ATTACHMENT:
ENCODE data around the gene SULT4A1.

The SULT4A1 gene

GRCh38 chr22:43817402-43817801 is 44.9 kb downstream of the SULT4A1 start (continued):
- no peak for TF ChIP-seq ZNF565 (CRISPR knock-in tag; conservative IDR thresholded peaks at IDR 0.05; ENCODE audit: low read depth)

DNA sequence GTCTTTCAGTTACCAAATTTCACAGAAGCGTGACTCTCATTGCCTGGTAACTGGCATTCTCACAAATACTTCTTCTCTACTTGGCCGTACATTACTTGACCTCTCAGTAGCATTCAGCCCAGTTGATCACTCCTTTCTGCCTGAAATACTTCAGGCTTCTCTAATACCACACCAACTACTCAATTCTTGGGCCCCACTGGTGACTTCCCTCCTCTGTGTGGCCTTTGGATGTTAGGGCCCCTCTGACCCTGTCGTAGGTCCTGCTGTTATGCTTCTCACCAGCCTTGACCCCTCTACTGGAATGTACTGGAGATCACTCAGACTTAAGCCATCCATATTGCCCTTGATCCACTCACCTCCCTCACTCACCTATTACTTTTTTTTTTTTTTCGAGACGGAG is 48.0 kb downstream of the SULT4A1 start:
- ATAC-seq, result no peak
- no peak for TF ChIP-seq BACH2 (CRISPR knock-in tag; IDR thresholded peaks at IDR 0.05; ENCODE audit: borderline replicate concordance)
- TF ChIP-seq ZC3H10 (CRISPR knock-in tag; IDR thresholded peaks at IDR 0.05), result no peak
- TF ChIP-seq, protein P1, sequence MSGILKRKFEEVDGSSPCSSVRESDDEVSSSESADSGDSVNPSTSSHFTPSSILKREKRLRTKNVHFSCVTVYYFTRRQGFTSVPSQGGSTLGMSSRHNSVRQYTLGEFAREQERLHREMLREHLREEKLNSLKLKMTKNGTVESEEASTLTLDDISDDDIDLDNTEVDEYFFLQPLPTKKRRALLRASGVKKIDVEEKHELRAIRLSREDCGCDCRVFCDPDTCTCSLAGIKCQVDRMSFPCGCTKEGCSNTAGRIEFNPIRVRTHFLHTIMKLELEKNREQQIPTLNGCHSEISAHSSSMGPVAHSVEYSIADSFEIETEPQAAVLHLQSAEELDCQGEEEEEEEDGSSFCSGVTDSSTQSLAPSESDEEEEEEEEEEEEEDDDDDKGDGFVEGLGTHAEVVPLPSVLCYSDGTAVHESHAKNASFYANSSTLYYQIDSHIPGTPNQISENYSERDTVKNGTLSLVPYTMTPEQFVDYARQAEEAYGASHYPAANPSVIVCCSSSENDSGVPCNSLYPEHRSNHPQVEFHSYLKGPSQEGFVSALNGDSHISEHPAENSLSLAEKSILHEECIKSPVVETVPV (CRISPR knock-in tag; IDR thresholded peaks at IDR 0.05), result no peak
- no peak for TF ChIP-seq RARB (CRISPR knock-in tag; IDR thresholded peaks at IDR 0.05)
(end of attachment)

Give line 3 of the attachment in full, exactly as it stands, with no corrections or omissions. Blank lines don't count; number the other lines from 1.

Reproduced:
GRCh38 chr22:43817402-43817801 is 44.9 kb downstream of the SULT4A1 start (continued):